After you've prepared your outline, it's time to start writing. This process is beautifully simple.
- Set your timer for 15 minutes.
- Write - without stopping - until the timer goes off.
That's all there is to it. You'll only see how easy it is - and how quickly the words come - if you try it.
Your question and three words will be your writing stepping stones, to keep you in the flow of writing.
As long as you can type at 35 words a minute, you will hit 500 words. If you're skilled at touch typing, you could well reach 750 or 1,000 words in that time.
That's all you need to know. However, if you need some extra motivation, consider the following hints.
Hint 1: Write to a Friend
Science fiction author Isaac Asimov wrote over 500 books in his lifetime, both fiction and nonfiction. He accredited his writing speed to his "simple and straightforward style".
If you're struggling to write at speed, stop thinking of yourself as writing. Instead imagine that you're talking to a friend. The words will flow, and you'll naturally write clearly, in a conversational tone.
Hint 2: The Word That Comes to Mind is the Right Word
This is the first draft. Don't let yourself get stuck plumbing the depths of your mind for the perfect word. While you're writing, your mind will deliver you a word. Even if it doesn't feel correct, put that word to the page, and keep going. You can go back and find the word you really wanted during the edit.
Hint 3: Make a Mess
You can only create something by ruining the perfection of nothingness.
You know why children are so creative? They're not afraid of making a mess. Creativity always means making a mess. Nothing you create will be perfect. It might be inspirational, helpful, entertaining, or funny, but it will never be perfect.
Never strive for perfection in your first drafts. Let your spelling and grammar be uncouth. Write with freedom and spontaneity. You can correct what goes "wrong" later, though often you'll find your best ideas emerging from what you initially saw as a mistake.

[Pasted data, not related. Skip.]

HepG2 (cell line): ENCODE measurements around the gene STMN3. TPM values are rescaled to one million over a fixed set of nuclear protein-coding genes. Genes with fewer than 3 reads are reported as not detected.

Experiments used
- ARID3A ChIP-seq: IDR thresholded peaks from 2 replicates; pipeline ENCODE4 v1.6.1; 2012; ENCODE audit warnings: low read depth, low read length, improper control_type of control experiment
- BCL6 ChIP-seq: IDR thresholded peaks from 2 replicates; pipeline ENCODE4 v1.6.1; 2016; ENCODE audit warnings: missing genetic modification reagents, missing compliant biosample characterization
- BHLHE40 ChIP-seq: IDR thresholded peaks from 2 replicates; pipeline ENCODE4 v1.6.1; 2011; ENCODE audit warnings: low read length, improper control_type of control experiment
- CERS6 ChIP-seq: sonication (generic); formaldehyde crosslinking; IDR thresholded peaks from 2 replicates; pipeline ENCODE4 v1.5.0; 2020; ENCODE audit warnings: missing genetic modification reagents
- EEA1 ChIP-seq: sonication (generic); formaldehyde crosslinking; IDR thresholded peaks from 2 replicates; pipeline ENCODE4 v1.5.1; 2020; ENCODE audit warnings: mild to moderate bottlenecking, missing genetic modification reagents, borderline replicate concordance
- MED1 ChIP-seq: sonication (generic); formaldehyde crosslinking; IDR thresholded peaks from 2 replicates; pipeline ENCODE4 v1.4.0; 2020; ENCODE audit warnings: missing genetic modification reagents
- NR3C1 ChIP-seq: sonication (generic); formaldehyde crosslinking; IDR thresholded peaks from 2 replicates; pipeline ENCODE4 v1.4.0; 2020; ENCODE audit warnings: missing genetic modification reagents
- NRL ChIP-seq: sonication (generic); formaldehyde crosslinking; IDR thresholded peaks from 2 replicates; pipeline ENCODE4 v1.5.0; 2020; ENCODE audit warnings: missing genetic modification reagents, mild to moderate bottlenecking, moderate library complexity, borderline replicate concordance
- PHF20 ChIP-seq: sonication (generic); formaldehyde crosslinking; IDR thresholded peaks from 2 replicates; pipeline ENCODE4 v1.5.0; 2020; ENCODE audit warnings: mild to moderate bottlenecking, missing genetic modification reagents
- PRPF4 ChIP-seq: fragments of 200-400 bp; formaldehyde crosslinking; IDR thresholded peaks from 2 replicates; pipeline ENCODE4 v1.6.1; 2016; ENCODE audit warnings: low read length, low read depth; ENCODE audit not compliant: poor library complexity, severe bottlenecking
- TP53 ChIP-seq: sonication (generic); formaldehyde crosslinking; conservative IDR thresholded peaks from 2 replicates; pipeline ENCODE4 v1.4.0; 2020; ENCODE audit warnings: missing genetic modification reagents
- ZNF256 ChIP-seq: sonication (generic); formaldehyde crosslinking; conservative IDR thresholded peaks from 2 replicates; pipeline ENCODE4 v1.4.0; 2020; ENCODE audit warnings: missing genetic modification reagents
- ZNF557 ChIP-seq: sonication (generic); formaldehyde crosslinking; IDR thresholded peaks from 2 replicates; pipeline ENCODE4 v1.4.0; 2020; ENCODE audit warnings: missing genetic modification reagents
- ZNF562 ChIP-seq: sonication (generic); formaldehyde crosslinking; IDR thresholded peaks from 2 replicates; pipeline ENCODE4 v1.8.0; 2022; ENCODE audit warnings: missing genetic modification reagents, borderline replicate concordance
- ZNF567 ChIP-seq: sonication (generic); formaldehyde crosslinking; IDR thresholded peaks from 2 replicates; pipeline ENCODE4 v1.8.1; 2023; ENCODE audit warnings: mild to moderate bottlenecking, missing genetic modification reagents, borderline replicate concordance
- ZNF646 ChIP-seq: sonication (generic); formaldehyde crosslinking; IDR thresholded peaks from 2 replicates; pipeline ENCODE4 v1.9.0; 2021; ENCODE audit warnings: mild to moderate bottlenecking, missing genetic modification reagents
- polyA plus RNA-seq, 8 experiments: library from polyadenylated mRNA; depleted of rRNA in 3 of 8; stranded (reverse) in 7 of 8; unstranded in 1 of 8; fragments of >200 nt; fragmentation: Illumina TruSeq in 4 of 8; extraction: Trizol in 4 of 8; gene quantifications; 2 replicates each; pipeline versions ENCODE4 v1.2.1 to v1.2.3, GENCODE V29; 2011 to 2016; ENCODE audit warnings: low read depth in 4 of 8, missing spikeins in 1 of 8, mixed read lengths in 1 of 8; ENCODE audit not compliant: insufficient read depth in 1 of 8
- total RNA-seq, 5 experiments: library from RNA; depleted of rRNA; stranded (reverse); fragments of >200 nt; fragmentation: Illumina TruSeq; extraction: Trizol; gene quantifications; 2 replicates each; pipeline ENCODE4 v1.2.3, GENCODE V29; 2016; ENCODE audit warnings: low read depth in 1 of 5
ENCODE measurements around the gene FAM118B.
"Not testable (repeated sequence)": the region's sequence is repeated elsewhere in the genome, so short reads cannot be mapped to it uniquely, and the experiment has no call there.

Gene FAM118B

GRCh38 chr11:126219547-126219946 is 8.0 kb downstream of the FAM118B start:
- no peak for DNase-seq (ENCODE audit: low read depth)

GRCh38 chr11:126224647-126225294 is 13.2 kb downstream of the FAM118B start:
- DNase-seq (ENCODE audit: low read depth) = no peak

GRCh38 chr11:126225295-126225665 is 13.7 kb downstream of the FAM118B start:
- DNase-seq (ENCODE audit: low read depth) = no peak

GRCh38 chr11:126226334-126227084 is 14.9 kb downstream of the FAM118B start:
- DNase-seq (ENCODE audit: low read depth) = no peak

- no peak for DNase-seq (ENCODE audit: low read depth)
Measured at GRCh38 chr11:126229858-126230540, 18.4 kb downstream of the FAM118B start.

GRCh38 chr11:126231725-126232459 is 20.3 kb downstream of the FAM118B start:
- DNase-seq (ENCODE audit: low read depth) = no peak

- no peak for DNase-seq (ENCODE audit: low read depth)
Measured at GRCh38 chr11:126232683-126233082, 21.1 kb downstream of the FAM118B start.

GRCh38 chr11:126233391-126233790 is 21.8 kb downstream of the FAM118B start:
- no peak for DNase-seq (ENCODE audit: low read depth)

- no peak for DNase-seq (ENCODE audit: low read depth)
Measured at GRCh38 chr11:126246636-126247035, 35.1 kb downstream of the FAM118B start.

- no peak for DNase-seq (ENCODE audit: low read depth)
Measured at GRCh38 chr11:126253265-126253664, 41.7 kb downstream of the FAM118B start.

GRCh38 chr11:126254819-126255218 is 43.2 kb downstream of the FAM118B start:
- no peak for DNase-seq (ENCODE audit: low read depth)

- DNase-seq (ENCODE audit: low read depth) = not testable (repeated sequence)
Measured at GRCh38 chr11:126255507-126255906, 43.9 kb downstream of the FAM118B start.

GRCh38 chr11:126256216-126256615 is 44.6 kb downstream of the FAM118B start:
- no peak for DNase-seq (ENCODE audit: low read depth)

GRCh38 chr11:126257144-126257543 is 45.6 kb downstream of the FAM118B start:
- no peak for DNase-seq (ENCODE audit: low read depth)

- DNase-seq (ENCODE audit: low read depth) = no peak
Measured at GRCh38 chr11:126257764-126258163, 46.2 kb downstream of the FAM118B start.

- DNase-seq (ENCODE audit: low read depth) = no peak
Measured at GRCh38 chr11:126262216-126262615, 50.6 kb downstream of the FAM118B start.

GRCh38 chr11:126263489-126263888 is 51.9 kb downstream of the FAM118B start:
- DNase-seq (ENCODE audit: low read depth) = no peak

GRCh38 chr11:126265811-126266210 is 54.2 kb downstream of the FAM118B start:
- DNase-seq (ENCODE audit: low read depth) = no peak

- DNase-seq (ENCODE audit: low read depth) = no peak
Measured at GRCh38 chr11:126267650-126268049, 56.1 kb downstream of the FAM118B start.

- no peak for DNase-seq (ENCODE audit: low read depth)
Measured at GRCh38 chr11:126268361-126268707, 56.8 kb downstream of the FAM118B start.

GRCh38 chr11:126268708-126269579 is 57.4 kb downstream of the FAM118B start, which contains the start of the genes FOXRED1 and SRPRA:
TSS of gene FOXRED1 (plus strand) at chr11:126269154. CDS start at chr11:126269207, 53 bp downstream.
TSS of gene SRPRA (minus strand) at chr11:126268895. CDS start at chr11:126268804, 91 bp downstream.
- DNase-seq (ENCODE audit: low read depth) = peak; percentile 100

Hint 4: Don't Stop
Whatever happens, keep writing. If it comes to it, write "I don't know what to write here". You can always delete it later. You're teaching yourself the habit of keeping your fingers dancing on the keyboard.
3. Edit (10 Minutes)
Time's up! When the timer goes off, read through what you've created. I expect you'll be pleasantly surprised by the results. It probably needs some work, but it's not terrible either.
During the editing phase, I recommend reading through your work three times, once for each of the following steps.
Step 1: Assess What You've Got
Your first reading is to give your writing an overall appraisal. What have you created? It may flow well already, in which case you can skip to step 3. Or it may need some rearranging to give it the strongest possible structure, in which case you can go ahead to step 2.
In the highly unlikely even that you've created a Frankenstein, save it for later, and go back to planning. You've only spent 15 minutes, and you've learned a lot in the process. Always save everything you write, even if you hate it. You might come back to what you've written another day and discover hidden genius in your words.
Step 2: Make It Structurally Sound
Most non-writers and newbie writers make the mistake of assuming great writing is about style, spelling and grammar. While good writers have all of these, what makes writing great is its structure.
To give your writing a solid structure, do the following:
- Remove anything you've written that's not relevant to the topic (you can copy it and save it elsewhere for another time).
- Rearrange your sentences and paragraphs to give your piece of writing the best possible flow.
- Write any linking paragraphs needed to join up the new paragraphs.
- Add any information that's missing.
Step 3: Polish
Finally, with a strong structure in place, you're ready to clean up the spelling and grammar, and replace weak words with stronger ones.
Welcome to the Fast Writing Club
If you've read this far, you're obviously seriously interested in fast writing. Schedule 30 minutes in your calendar, and work through the three stages above. If you've got time now, do it now. Within thirty minutes, you'll know the delights of fast writing. Welcome to the fast writing club!
Please share your experiences of writing fast in the comments.
How long has this article taken me to write? It's 1,520 words, and I've written it in a busy office with lots of noise and distractions. Including planning, writing and editing, it's taken me 85 minutes.